In our current editorial, my colleagues flay the media--the usual target of politicians, not of the media itself--for suggesting that Barack Obama changed his position earlier this month on withdrawing from Iraq.  While acknowledging that he might have “shifted the accent,” they insist that he “affirmed a position that he has held for months.”    

I’ll take the side of the much-despised media on this question. If you look at Obama’s statement in Fargo, there are two things that stand out: first, Obama has stepped away from an absolute timeline for withdrawal; but secondly--and this is the key consideration--he makes withdrawal contingent on Iraq being “stable.” As far as I can tell, that’s entirely new, and sets the bar for withdrawal higher than it has been. 

If you look at Obama’s major statements on Iraq from the fall of 2007, you find mention of stability, but only in the context of a successful diplomatic effort. Here is Obama last December:

“We need to launch the most aggressive diplomatic effort in recent history to reach a new compact in the region. This effort should include all of Iraq's neighbors, and we should also bring in the United Nations Security Council. All of us have a stake in Iraq's stability. It's time to make this less about what America is trying to do for Iraq, and more about what the world can do with Iraq.”

I suspect that the new criterion for withdrawal, which includes stability, reflects what Obama is unwilling to acknowledge in his op-ed for The New York Times today: that the surge has, to some extent, created a measure of stability. Obama’s earlier position, I think, assumed that stability could only be achieved through a surge in diplomacy. Now he is saying that a continued military presence, combined with diplomacy, might do the trick. That’s not an unreasonable position, but it is different from what he was saying last year when he spelled out his plan for Iraq. At that time, Obama and other antiwar Democrats argued that the military’s presence was not contributing to stability, only at best to a short-term reduction in local violence.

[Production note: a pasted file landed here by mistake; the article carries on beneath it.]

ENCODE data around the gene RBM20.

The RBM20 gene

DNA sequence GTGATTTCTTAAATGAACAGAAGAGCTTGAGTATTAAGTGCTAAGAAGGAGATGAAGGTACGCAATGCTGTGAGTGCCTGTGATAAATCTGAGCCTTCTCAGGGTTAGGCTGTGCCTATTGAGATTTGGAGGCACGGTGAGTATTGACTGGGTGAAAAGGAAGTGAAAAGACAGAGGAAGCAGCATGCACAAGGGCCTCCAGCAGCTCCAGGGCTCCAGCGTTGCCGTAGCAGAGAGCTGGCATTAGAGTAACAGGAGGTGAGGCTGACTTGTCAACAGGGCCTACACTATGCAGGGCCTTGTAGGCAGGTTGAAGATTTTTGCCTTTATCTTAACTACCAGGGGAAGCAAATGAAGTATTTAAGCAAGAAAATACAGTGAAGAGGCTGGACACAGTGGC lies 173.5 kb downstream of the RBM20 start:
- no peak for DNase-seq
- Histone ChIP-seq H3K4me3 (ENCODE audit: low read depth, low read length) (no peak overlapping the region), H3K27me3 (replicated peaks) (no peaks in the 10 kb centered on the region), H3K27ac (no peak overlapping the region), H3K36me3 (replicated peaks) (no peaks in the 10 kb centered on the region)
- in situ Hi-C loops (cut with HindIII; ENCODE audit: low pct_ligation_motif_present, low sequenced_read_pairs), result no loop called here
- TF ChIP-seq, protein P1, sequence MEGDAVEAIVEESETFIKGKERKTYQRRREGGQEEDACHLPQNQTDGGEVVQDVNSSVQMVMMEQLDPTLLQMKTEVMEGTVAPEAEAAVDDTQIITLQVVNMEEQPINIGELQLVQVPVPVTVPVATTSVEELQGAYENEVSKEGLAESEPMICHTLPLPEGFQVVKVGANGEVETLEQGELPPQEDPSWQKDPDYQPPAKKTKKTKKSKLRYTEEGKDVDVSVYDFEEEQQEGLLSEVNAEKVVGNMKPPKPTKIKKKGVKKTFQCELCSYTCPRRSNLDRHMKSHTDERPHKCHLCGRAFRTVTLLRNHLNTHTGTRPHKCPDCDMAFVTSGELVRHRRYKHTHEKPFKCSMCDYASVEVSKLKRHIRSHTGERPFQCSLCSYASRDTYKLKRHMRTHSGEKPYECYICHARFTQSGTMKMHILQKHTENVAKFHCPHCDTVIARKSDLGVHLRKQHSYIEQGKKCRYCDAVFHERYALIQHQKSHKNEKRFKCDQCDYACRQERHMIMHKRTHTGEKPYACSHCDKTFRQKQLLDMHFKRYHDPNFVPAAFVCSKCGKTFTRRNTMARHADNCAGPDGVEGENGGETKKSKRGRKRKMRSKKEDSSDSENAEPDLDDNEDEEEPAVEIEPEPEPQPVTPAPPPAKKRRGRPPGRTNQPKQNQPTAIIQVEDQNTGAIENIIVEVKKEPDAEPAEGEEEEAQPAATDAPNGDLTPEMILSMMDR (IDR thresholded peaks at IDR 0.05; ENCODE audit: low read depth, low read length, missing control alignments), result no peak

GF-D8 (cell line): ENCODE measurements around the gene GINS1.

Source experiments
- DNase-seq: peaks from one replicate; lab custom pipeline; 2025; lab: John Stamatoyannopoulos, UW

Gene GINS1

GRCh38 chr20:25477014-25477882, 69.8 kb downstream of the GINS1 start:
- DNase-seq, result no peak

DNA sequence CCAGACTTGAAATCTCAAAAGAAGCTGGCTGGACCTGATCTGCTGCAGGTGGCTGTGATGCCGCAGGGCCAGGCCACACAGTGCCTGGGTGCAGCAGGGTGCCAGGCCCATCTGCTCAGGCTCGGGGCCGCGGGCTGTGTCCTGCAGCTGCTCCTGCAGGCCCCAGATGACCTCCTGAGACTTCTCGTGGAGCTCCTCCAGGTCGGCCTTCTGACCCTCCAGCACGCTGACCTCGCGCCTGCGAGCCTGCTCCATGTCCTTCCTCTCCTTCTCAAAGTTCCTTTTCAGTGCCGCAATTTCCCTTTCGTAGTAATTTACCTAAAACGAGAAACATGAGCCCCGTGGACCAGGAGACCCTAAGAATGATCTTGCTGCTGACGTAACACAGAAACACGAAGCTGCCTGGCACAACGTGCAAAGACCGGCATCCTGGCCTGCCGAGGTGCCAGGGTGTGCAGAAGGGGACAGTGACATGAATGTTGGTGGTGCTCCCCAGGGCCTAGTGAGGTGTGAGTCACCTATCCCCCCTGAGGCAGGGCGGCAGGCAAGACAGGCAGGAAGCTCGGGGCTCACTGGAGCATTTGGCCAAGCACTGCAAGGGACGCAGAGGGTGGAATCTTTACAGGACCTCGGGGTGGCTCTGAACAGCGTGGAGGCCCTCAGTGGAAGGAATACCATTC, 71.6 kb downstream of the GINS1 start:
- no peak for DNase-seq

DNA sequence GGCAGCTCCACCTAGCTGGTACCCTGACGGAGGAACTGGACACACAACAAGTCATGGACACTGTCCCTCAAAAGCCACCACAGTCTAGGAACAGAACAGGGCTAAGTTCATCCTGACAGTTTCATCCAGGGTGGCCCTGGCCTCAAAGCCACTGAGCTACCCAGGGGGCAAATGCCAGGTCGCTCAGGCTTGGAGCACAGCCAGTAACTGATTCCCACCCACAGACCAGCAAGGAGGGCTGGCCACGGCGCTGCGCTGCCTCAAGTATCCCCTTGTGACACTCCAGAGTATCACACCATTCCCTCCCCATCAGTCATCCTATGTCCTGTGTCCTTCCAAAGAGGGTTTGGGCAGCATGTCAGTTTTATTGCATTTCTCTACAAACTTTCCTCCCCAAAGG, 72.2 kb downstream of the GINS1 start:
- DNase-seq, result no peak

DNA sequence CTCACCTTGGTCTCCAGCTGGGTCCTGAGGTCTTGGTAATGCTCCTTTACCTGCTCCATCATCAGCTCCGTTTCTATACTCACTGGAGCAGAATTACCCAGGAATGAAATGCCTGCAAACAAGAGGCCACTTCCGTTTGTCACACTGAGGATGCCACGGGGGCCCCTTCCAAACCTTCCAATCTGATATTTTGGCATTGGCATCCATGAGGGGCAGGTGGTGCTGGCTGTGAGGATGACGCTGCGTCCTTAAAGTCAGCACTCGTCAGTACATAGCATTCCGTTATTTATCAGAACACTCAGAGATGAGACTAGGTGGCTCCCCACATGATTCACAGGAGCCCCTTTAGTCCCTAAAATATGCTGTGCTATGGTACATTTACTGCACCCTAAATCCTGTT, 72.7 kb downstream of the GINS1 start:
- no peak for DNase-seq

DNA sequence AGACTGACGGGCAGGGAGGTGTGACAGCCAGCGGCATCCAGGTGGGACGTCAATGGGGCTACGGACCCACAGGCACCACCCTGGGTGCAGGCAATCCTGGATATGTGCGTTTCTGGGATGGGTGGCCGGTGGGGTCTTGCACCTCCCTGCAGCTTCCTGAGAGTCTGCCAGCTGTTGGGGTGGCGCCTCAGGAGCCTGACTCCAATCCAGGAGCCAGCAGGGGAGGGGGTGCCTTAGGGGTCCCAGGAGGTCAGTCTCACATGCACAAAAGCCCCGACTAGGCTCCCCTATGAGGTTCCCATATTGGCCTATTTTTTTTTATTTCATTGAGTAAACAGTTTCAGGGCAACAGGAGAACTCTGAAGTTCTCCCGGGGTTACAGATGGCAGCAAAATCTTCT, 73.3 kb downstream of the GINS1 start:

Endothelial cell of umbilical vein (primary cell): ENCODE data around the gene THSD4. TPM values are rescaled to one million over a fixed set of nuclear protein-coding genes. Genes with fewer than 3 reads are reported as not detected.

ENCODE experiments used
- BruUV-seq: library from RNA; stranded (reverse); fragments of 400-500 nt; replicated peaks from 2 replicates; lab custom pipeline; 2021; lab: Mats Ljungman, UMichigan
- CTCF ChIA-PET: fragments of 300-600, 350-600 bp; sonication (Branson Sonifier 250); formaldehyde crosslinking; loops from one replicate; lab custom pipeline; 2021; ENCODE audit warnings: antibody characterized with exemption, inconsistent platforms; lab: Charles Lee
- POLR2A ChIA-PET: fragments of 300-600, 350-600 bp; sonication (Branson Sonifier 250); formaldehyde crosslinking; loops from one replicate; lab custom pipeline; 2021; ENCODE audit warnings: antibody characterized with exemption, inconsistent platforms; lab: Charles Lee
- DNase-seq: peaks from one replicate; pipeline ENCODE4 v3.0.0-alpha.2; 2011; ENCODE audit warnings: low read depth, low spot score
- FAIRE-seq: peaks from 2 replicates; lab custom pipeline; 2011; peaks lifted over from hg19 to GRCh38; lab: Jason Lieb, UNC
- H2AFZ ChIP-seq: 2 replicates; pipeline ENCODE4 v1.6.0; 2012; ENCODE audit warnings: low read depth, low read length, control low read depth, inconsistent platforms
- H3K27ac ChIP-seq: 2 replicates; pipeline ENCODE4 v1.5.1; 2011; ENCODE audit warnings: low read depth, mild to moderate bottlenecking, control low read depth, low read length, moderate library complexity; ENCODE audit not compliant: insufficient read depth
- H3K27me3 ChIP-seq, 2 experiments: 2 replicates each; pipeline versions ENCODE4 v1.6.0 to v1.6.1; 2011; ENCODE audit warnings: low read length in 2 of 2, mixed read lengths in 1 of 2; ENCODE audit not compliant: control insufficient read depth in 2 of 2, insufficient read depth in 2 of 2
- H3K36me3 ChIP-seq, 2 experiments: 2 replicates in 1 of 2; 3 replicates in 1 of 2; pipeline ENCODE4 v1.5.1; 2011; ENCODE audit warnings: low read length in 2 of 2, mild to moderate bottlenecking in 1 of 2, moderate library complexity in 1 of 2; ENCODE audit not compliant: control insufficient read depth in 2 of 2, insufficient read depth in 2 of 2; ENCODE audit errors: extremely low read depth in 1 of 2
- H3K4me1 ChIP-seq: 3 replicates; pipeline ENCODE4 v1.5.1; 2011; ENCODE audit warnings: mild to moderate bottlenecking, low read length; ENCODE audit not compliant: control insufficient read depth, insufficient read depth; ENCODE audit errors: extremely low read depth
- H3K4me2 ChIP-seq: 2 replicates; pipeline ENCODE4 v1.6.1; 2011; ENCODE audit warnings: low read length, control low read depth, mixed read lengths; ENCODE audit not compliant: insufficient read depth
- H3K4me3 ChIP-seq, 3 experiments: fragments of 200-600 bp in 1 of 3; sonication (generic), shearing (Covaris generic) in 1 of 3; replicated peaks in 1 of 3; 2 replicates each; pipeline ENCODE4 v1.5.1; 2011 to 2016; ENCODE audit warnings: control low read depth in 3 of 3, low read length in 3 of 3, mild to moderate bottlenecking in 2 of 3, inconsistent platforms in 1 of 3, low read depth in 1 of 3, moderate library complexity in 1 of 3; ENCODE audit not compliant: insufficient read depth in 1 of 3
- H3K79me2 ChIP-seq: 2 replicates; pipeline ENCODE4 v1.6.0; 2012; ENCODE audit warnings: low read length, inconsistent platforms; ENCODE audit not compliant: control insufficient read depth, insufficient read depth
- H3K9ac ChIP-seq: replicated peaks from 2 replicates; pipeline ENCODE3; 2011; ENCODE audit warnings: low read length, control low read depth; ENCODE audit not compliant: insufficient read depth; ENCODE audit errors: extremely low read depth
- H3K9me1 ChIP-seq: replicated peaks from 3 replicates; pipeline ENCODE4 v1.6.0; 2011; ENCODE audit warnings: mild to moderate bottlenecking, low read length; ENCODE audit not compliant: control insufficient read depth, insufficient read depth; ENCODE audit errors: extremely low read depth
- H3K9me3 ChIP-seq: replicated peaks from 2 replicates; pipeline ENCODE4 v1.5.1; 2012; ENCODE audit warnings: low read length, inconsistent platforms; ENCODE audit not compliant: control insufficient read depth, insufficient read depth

Is Obama a flip-flopper? Well sure, but he certainly has competition from John McCain. And I would distinguish his recent moves to the center from what John Kerry did in 2003-2004 and earlier in his career. Kerry’s attempting to take credit for opposing and supporting the first Iraq war in 1991 and for supporting and opposing increased spending on the Iraq war in 2007 suggested an unwillingness to take any position. It was malignant flip-flopping, and the press and the Republican opposition was right to make a big deal out of it. 

Obama’s is more typical of what almost every presidential nominee does once he secures the nomination--sand off the hard edges that were appropriate to the primary, but that can only cause unnecessary friction in the fall. Ronald Reagan did it in 1980 on U.S.-Soviet relations, and Obama is doing it now on Iraq. That’s no reason to come down hard on him or to criticize the media for pointing it out.

--John B. Judis